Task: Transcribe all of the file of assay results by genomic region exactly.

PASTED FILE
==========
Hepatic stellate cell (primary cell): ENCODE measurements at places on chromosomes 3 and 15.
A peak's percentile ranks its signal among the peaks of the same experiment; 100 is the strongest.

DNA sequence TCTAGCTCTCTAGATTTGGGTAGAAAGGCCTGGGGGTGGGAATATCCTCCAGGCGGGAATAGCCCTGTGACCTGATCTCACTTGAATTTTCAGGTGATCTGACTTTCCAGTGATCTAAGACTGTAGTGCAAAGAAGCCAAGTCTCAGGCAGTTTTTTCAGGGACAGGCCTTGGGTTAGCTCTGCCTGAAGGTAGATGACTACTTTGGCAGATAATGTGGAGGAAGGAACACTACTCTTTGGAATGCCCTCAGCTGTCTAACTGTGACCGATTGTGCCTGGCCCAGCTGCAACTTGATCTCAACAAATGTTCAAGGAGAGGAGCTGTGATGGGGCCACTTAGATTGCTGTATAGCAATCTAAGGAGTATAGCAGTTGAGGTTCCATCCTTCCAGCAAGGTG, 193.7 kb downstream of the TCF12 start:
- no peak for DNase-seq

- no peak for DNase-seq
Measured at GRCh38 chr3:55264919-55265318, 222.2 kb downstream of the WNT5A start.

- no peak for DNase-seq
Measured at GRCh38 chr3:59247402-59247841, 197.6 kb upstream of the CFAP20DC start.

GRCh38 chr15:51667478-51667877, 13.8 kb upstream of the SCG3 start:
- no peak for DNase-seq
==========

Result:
Hepatic stellate cell (primary cell): ENCODE measurements at places on chromosomes 3 and 15.
A peak's percentile ranks its signal among the peaks of the same experiment; 100 is the strongest.

DNA sequence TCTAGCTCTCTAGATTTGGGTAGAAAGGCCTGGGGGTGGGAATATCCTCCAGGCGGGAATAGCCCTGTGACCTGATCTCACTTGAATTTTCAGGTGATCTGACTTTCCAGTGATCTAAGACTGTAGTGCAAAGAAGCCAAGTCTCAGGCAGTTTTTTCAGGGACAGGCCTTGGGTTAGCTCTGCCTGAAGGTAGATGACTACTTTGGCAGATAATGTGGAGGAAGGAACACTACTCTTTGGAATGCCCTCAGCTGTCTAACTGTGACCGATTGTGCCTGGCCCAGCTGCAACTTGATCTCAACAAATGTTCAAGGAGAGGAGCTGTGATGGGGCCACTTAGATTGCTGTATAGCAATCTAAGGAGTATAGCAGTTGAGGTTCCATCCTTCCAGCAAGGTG, 193.7 kb downstream of the TCF12 start:
- no peak for DNase-seq

- no peak for DNase-seq
Measured at GRCh38 chr3:55264919-55265318, 222.2 kb downstream of the WNT5A start.

- no peak for DNase-seq
Measured at GRCh38 chr3:59247402-59247841, 197.6 kb upstream of the CFAP20DC start.

GRCh38 chr15:51667478-51667877, 13.8 kb upstream of the SCG3 start:
- no peak for DNase-seq